So let’s approach the argument from a different direction. What are we trying to do with literary translation? We’re attempting to reproduce the sensation of a certain work of art, using different material. Just as you would go about copying a statue in marble in a different way than you would if you were copying it in bronze, you have to translate Tolstoy into English in a different way than you would do into French. But in both cases you want to get as close as you can to the spirit of the original work. This is a translation, not a rewrite. I often resolve this problem by saying that a translation has to get as close as possible to the syntax and grammar of the target language, and remain as close as possible to the culture of the source language. I’m not a fan of resetting books in different places and times, or adopting British dialects, as the power of translation is that it does come from a different culture and it should retain that unfamiliarity. I should undermine my own dictum on syntax, grammar and culture, by saying that no pronouncement on translation should be applied unthinkingly. There are always exceptions.

My awareness of this problem has increased through my more recent work as a publisher of translations, which has highlighted how syntax varies from one language to another. Translations from Neo-Latin languages tend towards excessive hypotaxis (widespread use of subordinate clauses, hypothetical clauses and clauses in apposition), whereas translations from Latvian and Lithuanian tend towards excessive parataxis. This of course concerns translation into English, because these stylistic choices are not odd in their original languages, and were they odd in the original, then that oddness should be reproduced in the English translation. But what is plain or odd in original is not necessarily plain or odd in English. Every translation involves a series of ad hoc decisions, and the more literary the translation the more difficult the translation is likely to be, but that is the reason why this work is so fascinating and also occasionally frustrating. Good translators should never be entirely happy with their work.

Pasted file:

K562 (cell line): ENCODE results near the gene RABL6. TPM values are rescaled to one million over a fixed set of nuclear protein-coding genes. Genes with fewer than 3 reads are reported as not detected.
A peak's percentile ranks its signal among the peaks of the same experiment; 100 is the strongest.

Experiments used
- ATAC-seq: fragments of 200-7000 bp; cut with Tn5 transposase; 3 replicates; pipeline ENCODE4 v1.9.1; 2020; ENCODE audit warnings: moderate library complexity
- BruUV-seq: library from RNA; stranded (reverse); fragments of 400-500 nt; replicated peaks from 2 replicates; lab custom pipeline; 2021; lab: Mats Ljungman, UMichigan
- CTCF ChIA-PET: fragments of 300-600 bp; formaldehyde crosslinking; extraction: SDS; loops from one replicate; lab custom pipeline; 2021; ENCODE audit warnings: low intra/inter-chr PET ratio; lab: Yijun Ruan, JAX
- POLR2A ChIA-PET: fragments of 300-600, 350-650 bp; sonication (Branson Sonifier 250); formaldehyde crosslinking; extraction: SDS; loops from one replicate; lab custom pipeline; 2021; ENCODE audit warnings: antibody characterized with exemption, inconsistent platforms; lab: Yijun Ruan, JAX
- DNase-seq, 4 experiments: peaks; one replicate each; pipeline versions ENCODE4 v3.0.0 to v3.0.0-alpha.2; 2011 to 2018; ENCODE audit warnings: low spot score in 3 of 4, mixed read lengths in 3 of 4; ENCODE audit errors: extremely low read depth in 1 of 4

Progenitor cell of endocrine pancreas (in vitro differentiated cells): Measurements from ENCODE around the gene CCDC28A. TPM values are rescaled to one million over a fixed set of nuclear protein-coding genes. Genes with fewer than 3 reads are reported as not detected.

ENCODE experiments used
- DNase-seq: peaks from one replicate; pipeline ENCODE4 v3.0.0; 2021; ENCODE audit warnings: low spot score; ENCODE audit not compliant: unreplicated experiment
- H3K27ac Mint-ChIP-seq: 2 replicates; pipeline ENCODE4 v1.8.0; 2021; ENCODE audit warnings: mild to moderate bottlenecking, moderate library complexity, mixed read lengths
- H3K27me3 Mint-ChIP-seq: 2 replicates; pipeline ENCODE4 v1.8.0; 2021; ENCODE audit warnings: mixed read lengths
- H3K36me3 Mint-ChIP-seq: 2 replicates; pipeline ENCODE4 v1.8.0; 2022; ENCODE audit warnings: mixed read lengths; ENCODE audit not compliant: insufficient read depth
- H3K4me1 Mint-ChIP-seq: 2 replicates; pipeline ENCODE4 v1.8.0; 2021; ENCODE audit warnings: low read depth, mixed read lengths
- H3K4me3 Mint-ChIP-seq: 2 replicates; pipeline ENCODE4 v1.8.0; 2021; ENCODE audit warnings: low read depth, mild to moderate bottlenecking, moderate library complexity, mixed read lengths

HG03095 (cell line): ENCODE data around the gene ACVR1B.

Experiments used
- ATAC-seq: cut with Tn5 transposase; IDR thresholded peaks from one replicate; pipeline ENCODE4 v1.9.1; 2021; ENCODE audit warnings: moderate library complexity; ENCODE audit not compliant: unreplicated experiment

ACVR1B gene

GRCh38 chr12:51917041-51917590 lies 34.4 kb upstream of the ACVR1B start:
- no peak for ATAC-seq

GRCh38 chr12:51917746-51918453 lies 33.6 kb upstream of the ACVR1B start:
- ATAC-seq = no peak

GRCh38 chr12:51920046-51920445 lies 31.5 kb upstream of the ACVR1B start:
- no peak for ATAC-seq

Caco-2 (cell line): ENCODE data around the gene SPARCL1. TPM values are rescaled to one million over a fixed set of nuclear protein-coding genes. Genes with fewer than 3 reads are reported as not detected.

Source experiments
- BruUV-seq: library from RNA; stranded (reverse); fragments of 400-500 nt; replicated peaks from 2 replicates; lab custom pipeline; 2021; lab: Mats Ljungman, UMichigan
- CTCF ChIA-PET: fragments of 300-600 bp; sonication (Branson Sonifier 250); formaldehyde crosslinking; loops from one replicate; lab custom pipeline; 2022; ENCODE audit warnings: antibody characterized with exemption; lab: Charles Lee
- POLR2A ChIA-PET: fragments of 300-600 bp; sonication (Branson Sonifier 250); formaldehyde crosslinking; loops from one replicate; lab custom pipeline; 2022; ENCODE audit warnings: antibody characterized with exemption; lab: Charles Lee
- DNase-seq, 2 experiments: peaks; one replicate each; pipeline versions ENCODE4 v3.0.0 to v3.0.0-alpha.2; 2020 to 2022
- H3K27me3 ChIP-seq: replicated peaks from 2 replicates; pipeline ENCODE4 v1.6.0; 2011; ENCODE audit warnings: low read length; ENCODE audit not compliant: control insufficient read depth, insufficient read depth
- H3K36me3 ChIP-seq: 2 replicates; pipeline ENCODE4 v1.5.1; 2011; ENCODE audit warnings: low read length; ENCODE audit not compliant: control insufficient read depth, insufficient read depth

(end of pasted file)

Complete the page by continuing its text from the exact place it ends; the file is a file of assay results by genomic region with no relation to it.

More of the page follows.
I have spent a great deal of time on this matter, as it was the question most respondents were interested in, but also because it goes to the very core of what translation is and much more could be said about it. This could be the subject of another lengthier blog post.


How to become a translator

Roughly one-third of our survey respondents asked us questions about the profession of translation and how to get into it. This is also a very important question, but of a very different nature. Again my answer will not be the final word, but this time I fear that I’ll be the bearer of bad news. Firstly translation of literary fiction is a tiny part of the publishing output in English-speaking countries. We read less literary fiction than many countries (most European countries, I would say) and we read a great deal less in translation. This means less work for translators, though the global English-language output is much higher, slightly redressing the balance.

Some wanted to know how to get into this field, and I would encourage them to persevere, with all the provisos of course, because like writing translation is a very isolating experience and not suited to everyone. I’m not talking about the intellectual challenge, because clearly no one would be interested if they didn’t find that attractive. What may be less clear is whether they would want to work in a field where there is no need to ever see another human face. In the many years I have worked as a translator, I’ve met the authors on some occasions but rarely the publishers (it is a very international business, because each language pair is a closed world, so the publisher is usually in another country, often the USA). Sometimes, the relationship with the author turned into a friendship, but the author is unlikely to live round the corner, unless the translator goes to live in the country of the source language (which is a possibility and quite a few do).


The upside for translators is that they can easily carry their business around on their backs and choose any location or follow the vagaries of their partners’ careers, but it’s an upside with a significant downside: they may find themselves working on their holidays. It’s too easy to do. Just get this one chapter out of the way before you go home.